Massachusetts first responders bid for bounty – Fall River Reporter
Michael P. Norton
Requests for the state’s large federal COVID aid pool have grabbed headlines, but first responders play a big role in American Rescue Plan Act funds given to cities and towns.
The Massachusetts Coalition of Police, which describes itself as the state’s largest law enforcement union, on Thursday asked municipalities to earmark a portion of the $3 billion in municipal assistance under ARPA for police, firefighters, paramedics and others whose duties have put them in high-risk scenarios during the pandemic.
“There is no doubt that the men and women working as frontline first responders during the pandemic have earned additional compensation for the great sacrifices they have made,” MassCOP said in a statement. “By allowing these funds to be used for this purpose, the federal government has appropriately recognized these sacrifices. We are calling on all municipalities in the state to do the same by negotiating with all of its first responder labor organizations to provide this important benefit. »
The union said the American Rescue Plan Act allows city funds to be used to provide a bonus to public safety employees who worked during the public health emergency, and believes such pay can add up ‘at $13 per hour to an eligible employee’s wages,’ and in total cannot exceed $25,000 per eligible worker. A union spokesperson did not have an estimate of potential aggregate payments under of demand, believing that decisions are made through community-by-community negotiation. They cited a study published by the Journal of the American Medical Association which determined that the risk of first responders contracting COVID-19 at work has been documented as twice the risk for other essential workers, including those in healthcare.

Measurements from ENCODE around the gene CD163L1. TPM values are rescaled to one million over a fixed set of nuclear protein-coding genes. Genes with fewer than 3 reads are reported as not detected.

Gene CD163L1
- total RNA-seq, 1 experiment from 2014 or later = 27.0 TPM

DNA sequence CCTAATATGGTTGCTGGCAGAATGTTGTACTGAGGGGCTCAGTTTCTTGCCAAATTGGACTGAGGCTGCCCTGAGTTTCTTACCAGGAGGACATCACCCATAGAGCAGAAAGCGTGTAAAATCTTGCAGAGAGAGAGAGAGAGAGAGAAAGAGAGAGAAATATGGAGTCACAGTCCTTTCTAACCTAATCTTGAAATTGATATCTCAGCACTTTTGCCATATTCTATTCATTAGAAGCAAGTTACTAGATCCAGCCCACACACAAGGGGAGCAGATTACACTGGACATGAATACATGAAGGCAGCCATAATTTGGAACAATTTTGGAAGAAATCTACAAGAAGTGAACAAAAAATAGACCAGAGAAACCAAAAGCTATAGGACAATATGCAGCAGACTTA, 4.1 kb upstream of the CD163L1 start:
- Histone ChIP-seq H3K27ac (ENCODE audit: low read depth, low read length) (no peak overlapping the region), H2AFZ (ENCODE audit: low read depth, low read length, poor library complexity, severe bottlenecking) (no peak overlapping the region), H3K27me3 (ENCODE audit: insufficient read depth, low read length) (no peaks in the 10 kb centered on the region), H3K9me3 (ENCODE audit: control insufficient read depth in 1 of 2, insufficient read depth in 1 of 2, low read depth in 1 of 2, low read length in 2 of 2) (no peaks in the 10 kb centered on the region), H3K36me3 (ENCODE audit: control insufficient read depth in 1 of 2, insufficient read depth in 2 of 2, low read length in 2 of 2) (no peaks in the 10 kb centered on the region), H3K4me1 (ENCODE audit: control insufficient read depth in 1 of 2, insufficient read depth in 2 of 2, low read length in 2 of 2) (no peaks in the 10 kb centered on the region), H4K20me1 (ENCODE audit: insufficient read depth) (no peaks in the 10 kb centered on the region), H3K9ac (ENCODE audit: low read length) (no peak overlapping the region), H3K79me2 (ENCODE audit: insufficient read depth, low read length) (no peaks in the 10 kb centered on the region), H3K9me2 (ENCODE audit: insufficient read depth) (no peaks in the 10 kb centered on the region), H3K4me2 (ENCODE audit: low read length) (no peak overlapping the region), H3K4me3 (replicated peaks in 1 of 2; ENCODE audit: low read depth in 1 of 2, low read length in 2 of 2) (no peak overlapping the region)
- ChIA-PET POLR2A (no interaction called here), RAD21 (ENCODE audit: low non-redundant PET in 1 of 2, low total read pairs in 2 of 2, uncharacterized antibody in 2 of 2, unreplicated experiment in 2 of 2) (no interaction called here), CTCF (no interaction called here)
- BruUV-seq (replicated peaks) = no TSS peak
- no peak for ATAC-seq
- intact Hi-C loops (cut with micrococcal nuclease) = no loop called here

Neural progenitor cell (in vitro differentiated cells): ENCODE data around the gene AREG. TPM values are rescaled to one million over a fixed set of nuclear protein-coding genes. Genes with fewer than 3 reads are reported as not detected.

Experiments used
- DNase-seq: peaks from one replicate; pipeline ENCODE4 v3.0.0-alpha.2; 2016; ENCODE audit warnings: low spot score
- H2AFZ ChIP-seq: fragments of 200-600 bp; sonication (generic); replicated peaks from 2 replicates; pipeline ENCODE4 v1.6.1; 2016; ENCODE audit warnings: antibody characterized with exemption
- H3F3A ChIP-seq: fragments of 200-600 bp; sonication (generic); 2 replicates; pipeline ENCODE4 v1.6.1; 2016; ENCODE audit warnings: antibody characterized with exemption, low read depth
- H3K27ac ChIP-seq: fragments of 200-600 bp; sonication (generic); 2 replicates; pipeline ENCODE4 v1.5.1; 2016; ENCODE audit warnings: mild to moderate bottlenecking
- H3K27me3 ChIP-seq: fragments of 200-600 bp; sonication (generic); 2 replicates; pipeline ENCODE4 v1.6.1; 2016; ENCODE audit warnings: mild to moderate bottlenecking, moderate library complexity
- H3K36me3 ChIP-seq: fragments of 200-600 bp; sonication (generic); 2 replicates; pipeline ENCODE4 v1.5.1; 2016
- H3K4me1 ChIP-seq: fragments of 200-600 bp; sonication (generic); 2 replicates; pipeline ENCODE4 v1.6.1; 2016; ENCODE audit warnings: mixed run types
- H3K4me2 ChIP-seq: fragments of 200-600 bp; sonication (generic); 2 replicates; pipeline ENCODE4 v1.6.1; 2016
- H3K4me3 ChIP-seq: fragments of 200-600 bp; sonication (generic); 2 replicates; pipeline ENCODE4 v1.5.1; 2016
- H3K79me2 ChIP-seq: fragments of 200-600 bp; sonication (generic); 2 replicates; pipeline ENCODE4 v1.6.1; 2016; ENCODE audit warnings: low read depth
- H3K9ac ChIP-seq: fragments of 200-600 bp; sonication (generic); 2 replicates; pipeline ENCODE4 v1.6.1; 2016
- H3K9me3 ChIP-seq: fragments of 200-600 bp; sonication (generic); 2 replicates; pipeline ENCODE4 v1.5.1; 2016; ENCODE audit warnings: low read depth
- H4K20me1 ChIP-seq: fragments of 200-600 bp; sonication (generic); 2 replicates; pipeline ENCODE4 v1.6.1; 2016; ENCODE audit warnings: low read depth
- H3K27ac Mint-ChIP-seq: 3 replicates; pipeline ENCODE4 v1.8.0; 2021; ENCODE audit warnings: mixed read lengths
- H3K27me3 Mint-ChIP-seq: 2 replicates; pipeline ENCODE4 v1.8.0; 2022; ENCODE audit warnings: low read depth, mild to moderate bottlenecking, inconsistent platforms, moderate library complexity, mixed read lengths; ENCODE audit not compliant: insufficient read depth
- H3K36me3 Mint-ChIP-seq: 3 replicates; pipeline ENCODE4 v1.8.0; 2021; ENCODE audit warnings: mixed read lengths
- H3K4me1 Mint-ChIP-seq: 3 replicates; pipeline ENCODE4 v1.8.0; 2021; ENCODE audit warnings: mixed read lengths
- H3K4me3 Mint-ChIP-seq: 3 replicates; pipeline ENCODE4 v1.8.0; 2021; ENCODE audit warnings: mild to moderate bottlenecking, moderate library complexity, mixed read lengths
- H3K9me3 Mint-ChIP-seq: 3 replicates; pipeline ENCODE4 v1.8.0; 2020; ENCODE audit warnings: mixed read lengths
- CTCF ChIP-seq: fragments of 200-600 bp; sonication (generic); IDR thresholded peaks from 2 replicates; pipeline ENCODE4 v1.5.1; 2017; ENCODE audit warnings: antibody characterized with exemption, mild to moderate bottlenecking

The Baker administration announced this month plans to send $500 checks to about 500,000 low-income workers in March under the first such bounty program in the nation. The program was authorized in a $4 billion COVID-19 relief bill Governor Charlie Baker signed into law in December, and the first round of payments will total about $250 million, with about $250 million more expected. be paid to other workers in future rounds.